The T-shirt that can speak in any language

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Iconspeak T-shirts are decorated with symbols aimed at helping travelers communicate. Don’t let the preposterous hat distract you. It’s fashion at its functional best. But there are clearly practical uses — like asking the time of a boat service. Or letting people know that you’re on a car ferry, while standing on the deck of a car ferry.

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Call it the ultimate fashion statement — a shirt that can do the talking when no one understands a word you’re saying.

This genius item of clothing is printed with nearly 40 icons that travelers can use to try to get their message across if they don’t know the language.

Inspired by a communications breakdown on the road, the shirt is part of a range of items created by a team of Swiss guys who’ve formed a company, Iconspeak.

“We came up with the idea in 2013 when we were riding motorbikes through Vietnam and one broke down,” co-founder George Horn tells CNN.

Horn, a business consultant — or, as he describes himself, “a pen-pusher” — needed help to fix it and ended up in a tiny village where no one could understand his English or French.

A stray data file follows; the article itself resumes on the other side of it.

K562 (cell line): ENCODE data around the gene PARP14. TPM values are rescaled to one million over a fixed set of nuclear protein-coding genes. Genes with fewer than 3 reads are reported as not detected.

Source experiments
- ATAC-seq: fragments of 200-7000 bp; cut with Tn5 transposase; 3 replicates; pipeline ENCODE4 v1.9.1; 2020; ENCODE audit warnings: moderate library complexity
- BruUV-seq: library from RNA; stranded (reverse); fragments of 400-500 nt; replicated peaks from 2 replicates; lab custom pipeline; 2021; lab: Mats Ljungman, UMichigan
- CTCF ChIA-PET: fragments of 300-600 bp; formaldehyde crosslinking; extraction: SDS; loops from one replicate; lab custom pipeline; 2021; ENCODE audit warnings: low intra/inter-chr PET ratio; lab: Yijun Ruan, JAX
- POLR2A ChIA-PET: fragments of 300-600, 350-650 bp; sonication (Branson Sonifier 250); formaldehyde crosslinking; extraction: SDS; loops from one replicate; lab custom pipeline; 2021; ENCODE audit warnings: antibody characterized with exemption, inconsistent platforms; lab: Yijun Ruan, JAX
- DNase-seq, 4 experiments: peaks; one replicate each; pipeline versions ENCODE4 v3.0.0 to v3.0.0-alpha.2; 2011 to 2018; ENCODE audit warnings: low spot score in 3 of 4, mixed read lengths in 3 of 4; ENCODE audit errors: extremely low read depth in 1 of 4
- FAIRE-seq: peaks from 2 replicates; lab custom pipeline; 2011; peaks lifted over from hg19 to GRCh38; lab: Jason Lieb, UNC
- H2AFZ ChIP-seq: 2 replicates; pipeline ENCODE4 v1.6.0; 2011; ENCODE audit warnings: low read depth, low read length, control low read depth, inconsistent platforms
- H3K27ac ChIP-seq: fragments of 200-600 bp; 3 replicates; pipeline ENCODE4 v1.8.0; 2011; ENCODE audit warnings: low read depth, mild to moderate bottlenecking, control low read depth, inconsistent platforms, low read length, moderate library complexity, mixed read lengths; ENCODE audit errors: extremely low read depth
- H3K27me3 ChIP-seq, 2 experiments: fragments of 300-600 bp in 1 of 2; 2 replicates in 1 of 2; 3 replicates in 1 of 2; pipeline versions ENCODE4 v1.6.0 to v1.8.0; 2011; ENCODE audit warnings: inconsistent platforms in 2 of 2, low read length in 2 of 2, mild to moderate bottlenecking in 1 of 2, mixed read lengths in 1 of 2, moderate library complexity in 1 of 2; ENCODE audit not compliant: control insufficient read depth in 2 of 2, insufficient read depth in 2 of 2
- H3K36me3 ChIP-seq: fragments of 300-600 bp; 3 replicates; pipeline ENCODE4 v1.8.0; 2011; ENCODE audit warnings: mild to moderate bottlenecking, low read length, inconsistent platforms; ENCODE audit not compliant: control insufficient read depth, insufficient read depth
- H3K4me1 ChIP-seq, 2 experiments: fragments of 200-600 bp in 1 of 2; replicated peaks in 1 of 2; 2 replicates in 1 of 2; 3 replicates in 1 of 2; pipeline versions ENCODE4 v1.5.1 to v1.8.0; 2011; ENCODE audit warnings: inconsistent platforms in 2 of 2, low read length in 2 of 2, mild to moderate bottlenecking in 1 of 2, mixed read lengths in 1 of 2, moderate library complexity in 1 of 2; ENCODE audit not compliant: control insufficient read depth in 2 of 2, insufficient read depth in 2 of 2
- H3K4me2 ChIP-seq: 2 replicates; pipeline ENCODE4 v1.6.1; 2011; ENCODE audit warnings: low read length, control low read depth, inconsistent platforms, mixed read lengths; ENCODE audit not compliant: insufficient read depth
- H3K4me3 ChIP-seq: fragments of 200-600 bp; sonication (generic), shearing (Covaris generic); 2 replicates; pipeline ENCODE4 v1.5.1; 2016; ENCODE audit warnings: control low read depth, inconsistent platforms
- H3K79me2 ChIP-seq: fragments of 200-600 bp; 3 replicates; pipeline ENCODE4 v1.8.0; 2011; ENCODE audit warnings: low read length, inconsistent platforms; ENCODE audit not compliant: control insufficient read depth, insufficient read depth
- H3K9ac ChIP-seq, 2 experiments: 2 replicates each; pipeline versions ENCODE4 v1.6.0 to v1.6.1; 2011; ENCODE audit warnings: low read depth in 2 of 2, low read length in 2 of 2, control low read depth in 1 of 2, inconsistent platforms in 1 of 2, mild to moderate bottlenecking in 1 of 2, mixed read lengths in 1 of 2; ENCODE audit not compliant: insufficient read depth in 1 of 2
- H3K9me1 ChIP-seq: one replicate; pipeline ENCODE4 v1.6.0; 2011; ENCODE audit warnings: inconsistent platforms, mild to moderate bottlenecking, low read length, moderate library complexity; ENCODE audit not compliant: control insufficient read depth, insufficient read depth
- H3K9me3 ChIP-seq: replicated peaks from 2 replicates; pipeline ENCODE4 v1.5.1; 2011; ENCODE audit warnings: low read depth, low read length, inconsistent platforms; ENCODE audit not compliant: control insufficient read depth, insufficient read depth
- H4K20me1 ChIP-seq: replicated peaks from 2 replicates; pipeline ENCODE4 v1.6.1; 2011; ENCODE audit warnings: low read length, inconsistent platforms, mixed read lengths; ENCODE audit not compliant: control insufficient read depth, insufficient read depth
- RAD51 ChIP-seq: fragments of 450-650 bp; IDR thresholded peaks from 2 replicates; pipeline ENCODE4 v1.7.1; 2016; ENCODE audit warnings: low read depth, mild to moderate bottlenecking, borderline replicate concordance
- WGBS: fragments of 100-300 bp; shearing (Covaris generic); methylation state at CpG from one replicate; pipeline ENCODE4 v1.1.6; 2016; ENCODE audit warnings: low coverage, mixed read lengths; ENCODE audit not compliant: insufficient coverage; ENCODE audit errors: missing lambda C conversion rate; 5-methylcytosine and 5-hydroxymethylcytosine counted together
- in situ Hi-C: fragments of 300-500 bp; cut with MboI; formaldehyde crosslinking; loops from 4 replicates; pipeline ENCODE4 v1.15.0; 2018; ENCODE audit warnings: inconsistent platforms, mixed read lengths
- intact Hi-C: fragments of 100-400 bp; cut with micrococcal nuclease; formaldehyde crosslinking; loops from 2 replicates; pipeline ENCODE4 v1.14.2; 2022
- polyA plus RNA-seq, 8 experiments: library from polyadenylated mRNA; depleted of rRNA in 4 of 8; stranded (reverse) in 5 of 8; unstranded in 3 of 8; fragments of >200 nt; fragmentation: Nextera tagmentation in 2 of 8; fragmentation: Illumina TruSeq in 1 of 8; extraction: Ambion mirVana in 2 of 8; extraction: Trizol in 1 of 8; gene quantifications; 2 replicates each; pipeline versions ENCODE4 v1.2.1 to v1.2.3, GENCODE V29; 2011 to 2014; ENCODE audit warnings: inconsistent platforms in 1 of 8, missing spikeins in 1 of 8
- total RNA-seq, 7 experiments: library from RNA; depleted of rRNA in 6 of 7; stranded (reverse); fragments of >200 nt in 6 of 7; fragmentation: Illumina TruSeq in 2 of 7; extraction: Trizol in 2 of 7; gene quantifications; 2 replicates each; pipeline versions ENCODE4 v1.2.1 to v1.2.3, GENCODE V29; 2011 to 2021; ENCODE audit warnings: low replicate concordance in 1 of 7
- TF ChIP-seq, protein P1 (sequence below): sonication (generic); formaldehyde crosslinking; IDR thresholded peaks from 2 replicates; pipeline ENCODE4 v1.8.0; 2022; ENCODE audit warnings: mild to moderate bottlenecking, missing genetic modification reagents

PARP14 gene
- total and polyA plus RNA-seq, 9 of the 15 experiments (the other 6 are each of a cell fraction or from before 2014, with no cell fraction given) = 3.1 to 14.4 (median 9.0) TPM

Instead, he and his fellow traveler used symbols written on paper and cards that worked so well, they used them again and again in other situations.

Inoffensive icons

Eventually they came up with the idea of committing their translation tools to T-shirt.

“It was a long process,” says Horn. “We started with a huge list of possible items and began testing a lot of prototypes.”

The list was gradually whittled down, with every item carefully vetted for its potential to cause offense somewhere on the planet.

“We kept away from religious symbols, just to be on the safe side,” Horn says.

And they work, he adds.

“I’ve been testing them around Europe and my colleague Florian is right now using them in Latin America.”

The shirts, available to buy online for $33, include icons that could be used to chat about bikes, trains, buses, hotels, beer, food, hospitals, airplanes and Wi-Fi.

All that’s needed is a laundrette symbol — for when everyone else starts using the universal sign language for “dude, it’s time to change that shirt.”

By Barry Neild

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